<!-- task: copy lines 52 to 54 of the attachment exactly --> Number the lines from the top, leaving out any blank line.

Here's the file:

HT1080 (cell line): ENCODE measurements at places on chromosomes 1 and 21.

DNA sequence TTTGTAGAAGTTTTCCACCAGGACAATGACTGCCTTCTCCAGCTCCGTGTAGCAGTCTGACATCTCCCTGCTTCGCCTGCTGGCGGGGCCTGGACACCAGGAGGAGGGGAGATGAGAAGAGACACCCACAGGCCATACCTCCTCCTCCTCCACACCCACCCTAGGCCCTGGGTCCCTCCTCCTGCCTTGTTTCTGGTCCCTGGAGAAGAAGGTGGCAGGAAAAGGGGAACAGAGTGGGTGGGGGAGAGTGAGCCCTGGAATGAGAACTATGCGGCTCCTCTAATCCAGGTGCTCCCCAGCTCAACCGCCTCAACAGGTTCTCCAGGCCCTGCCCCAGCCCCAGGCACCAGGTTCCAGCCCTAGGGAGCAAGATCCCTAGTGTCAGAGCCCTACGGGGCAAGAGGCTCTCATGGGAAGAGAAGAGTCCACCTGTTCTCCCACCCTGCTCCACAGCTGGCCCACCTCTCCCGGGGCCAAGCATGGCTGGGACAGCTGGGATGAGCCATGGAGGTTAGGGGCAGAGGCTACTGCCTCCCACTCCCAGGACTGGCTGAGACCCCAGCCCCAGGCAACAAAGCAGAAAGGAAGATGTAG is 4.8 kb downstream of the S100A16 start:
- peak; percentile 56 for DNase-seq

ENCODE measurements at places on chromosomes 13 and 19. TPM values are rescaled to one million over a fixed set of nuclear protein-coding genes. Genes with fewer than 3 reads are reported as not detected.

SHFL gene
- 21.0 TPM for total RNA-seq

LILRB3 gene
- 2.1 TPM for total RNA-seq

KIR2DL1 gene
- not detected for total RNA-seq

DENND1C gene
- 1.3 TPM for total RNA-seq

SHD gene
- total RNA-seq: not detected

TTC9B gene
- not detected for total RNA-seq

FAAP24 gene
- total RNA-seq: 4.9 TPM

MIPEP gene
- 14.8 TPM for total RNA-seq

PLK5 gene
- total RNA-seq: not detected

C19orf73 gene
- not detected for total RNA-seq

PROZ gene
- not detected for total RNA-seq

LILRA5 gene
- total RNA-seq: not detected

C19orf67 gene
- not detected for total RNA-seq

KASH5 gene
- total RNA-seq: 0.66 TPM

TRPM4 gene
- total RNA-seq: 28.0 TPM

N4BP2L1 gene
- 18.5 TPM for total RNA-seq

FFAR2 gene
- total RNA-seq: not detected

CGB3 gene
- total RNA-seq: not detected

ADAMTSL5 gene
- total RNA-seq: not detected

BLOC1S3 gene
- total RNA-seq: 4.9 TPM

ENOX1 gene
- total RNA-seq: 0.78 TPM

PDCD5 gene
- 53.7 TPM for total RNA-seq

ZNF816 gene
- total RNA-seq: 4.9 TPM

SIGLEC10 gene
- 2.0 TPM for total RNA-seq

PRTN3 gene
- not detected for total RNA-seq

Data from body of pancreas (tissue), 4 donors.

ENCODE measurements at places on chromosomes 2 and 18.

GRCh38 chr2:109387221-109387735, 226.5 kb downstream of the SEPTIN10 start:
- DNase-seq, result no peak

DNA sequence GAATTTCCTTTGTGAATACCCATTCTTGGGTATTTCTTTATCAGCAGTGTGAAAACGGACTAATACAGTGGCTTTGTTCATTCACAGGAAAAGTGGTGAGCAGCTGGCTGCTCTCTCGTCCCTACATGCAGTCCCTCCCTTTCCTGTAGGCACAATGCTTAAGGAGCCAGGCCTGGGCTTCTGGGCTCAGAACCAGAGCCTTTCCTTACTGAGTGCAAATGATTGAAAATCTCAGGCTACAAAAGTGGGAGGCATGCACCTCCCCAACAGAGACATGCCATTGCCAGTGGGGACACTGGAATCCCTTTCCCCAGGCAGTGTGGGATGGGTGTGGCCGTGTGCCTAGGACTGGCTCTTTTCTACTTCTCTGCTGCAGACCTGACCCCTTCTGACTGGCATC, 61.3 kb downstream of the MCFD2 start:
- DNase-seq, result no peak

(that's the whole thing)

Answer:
- 2.0 TPM for total RNA-seq

PRTN3 gene
- not detected for total RNA-seq